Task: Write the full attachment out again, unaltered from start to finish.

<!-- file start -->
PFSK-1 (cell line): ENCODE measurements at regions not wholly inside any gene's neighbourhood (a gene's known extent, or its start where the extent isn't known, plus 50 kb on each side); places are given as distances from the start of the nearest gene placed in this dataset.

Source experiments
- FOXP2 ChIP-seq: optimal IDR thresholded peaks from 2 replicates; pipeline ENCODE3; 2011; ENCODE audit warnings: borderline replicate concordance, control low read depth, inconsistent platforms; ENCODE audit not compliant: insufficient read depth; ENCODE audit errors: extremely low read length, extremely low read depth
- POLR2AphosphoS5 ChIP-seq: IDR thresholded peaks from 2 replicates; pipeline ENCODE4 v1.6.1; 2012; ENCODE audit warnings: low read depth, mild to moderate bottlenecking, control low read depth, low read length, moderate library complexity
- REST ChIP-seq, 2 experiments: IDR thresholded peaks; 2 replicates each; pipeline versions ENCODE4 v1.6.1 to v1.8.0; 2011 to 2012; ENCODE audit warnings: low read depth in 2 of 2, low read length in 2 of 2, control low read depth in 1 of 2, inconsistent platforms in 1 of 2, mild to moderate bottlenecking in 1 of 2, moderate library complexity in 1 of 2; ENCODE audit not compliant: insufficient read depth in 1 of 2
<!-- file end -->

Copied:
PFSK-1 (cell line): ENCODE measurements at regions not wholly inside any gene's neighbourhood (a gene's known extent, or its start where the extent isn't known, plus 50 kb on each side); places are given as distances from the start of the nearest gene placed in this dataset.

Source experiments
- FOXP2 ChIP-seq: optimal IDR thresholded peaks from 2 replicates; pipeline ENCODE3; 2011; ENCODE audit warnings: borderline replicate concordance, control low read depth, inconsistent platforms; ENCODE audit not compliant: insufficient read depth; ENCODE audit errors: extremely low read length, extremely low read depth
- POLR2AphosphoS5 ChIP-seq: IDR thresholded peaks from 2 replicates; pipeline ENCODE4 v1.6.1; 2012; ENCODE audit warnings: low read depth, mild to moderate bottlenecking, control low read depth, low read length, moderate library complexity
- REST ChIP-seq, 2 experiments: IDR thresholded peaks; 2 replicates each; pipeline versions ENCODE4 v1.6.1 to v1.8.0; 2011 to 2012; ENCODE audit warnings: low read depth in 2 of 2, low read length in 2 of 2, control low read depth in 1 of 2, inconsistent platforms in 1 of 2, mild to moderate bottlenecking in 1 of 2, moderate library complexity in 1 of 2; ENCODE audit not compliant: insufficient read depth in 1 of 2